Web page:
Please suspend all of them as well.

Lau Min-tsek said...

Dear Mr Wang,

I have noted you have offered to put up space in your blog for worthy causes.

May I suggest that you put the "I am Singaporean" project from the Mr Brown website.

I feel that this is a worthy case from many angles.

One, it is fun. (And possibly a positive emotional experience for some people.)

Two, National Day is coming. A spontaneous, messy and uncoordinated outpouring of individual nationalistic pride is a refreshing change from government sanctioned (and somewhat sterile) events (think 4 million smiles).

Three, it is an interesting obseravtion of internet alternative culture or counter-culture. Something like this without government endorsement is next to impossible to imagine.

Four, it is an interesting observation on the influence (or as the case may be, the lack of influence) of the internet in influencing behaviour or mobilising citizen involvement.

Five, it adds a certain human element to the ongoing debate that anonymous personalities in the internet are somehow less than honourable or whose opinions does not deserve consideration or merit.

Six, it sends a political message that the online Singaporean community, loose and shapeless as it is, are active citizens of this country.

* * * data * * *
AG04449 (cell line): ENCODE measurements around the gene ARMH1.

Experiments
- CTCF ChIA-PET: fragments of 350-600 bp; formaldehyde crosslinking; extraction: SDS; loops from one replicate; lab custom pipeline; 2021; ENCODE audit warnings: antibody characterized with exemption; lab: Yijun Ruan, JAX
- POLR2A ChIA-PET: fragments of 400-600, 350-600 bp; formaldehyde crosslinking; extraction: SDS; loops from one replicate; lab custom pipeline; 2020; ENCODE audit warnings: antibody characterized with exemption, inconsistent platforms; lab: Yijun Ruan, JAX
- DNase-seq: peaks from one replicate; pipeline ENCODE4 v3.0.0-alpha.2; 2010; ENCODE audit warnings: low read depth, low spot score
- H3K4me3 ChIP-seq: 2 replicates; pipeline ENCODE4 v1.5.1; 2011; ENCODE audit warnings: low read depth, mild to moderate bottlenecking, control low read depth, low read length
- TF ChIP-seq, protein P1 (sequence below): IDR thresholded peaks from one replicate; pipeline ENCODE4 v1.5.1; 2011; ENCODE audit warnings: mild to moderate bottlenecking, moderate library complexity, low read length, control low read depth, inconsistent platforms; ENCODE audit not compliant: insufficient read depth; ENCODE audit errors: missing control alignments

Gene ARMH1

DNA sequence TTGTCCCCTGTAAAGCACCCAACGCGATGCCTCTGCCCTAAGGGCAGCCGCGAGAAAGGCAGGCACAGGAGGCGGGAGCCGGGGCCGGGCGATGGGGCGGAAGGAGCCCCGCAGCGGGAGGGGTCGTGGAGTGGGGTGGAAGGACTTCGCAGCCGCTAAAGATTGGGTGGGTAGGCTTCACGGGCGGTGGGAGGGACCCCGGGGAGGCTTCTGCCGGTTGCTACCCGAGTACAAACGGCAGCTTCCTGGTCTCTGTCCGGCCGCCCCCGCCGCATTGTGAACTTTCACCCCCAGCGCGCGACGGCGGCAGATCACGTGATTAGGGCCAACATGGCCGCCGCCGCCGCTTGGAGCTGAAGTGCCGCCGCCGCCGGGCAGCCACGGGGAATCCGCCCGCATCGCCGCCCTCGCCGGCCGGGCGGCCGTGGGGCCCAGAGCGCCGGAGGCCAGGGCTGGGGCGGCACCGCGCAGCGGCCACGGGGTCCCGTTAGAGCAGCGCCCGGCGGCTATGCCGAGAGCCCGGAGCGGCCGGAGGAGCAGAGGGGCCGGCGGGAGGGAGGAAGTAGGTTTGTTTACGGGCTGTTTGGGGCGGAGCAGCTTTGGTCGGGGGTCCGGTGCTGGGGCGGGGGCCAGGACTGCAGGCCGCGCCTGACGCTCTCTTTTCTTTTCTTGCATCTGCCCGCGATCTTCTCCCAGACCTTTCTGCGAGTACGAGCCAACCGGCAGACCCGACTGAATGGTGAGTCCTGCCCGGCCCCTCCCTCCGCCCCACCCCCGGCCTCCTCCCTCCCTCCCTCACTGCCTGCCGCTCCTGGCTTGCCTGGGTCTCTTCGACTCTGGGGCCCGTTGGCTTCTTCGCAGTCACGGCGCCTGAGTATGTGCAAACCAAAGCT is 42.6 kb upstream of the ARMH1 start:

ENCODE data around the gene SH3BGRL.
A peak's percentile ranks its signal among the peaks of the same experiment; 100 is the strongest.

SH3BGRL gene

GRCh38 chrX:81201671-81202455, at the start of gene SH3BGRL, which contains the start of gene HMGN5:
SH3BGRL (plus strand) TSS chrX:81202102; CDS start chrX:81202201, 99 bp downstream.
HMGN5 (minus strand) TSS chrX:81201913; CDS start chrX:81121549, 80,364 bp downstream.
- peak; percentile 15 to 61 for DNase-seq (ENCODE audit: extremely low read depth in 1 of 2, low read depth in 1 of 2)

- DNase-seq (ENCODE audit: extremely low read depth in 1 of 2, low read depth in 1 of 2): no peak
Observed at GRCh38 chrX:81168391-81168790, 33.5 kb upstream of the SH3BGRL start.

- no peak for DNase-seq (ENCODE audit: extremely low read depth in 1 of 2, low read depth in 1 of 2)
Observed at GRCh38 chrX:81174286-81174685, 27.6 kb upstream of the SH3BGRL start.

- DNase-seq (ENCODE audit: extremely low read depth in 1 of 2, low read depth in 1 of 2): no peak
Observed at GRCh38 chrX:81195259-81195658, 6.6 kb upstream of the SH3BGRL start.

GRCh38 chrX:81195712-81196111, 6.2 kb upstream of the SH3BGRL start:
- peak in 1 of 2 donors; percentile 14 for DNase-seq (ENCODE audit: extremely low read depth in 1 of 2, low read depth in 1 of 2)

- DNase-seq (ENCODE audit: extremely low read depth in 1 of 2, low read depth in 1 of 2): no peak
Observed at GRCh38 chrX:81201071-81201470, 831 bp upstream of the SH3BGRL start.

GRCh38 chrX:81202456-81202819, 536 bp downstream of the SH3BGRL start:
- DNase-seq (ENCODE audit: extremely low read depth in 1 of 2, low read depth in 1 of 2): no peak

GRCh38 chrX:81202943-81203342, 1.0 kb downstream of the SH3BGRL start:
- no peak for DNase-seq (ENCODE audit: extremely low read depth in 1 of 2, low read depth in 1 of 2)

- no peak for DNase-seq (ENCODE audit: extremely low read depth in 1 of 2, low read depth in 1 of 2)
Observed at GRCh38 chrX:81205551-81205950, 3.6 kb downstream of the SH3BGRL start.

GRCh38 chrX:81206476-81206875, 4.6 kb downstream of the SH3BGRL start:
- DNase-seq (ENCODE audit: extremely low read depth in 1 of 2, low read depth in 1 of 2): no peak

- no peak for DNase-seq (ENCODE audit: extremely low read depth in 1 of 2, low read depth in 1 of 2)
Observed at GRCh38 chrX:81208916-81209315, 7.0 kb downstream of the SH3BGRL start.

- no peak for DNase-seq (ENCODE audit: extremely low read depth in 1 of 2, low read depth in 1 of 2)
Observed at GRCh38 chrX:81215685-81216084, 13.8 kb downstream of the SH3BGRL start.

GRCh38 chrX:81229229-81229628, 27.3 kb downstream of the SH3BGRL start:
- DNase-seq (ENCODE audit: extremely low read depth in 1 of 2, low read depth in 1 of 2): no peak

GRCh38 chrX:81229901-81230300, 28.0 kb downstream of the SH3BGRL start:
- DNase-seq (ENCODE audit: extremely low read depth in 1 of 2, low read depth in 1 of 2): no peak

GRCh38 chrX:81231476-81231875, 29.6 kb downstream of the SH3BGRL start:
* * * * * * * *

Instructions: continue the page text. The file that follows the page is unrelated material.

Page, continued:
Lastly, (and this is the most important reason I can think of), no amount of letter writing or complaining to the RSF, the world's media, or the Singapore media and authorities is ever going to get Mr Brown's job back, or change the political situation for press freedom for the near (or even far) future. We all know that.

But, if your readers truly want to support Mr Brown, the most pragmatic way is to make him RELEVANT.

Make him visible. Don't let him disappear.

With enough participation, the
mainstream media and the authorities cannot ignore the responses from the "I am Singaporean" project, whether it will be officially acknowledged or not.

Coming at the same time of the TODAY debacle, participating in this project is an involved and personal way of sending a subtle note of support to Mr Brown, as well as a quiet and non-threatening message to the authorities that you can't shut someone up that easily.

Dare I say it, an act of patriotism and civil disobedience all rolled into one. And fun too!

Mr Brown would like this.

Anonymous said...

SCMP, a HK english broadsheet has picked up the news via AFP

http://technology.scmp.com/techmain/ZZZONTX51PE.html

Singapore Blogger Organisation said...

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Thx